The government has indicated in a written parliamentary statement that it expects private landlords to shoulder the financial burden of helping students during the current lockdown in England.
Asked by Labour MP Zara Sultana if the government would offer students any financial support, Education minister Michelle Donelan (pictured) retorted that those in higher education can access hardship funds at their college or university but that otherwise students and landlords were on their own.
But these hardship funds are limited – for the 1.9 million students studying in England there is a hardship fund of £135 per student or £256 million in total.
Donelan told Sultana that, if they are unable to access hardship funds, then students should agree a payment plan with their private landlord, and urged PBSA providers and universities to waive rents or release students from their contracts, as ‘many did during the Summer term lockdown’.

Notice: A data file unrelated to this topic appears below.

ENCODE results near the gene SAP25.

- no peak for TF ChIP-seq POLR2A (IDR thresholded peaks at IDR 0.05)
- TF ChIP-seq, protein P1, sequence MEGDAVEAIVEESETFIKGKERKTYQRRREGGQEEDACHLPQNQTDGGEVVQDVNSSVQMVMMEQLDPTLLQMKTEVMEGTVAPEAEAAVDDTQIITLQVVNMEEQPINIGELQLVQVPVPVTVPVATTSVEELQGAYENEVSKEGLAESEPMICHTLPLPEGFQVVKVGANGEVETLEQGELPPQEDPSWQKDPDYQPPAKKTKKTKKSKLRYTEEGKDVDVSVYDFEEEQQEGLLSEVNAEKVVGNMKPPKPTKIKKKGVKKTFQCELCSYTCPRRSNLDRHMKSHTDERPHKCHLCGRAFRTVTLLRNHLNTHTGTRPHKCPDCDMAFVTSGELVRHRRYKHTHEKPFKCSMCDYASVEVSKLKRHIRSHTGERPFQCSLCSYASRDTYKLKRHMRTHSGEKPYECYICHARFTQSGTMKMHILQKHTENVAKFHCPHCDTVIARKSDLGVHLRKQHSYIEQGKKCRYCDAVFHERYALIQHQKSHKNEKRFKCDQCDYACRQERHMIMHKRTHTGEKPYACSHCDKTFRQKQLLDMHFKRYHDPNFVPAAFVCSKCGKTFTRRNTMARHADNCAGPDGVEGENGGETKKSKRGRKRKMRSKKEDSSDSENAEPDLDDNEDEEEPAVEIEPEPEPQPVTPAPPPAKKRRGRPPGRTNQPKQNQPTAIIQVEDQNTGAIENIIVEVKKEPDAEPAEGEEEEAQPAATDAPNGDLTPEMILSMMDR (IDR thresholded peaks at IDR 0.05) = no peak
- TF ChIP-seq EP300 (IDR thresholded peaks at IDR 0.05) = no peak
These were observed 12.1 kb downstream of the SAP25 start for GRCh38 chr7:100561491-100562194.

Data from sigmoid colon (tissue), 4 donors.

“We encourage landlords, letting agencies and tenants to adopt a pragmatic, common-sense approach to issues that may arise in the current circumstances,” said Donelan.
“In the first instance, a student should speak to their landlord if they think they will have difficulty meeting a rental payment. In this unique context, tenants and landlords are encouraged to work together to put in place a rent payment scheme.”
The Minister’s comments echoed those of NUS President Larissa Kennedy, who last week called on landlords to give student a rent holiday during the current lockdown if they are struggling to pay their rent or told to return home.
Back in April the NRLA wrote to the NUS during the first lockdown to point out that if landlords no longer felt student rentals were a secure form of income, the supply of properties would dwindle and rents would rise.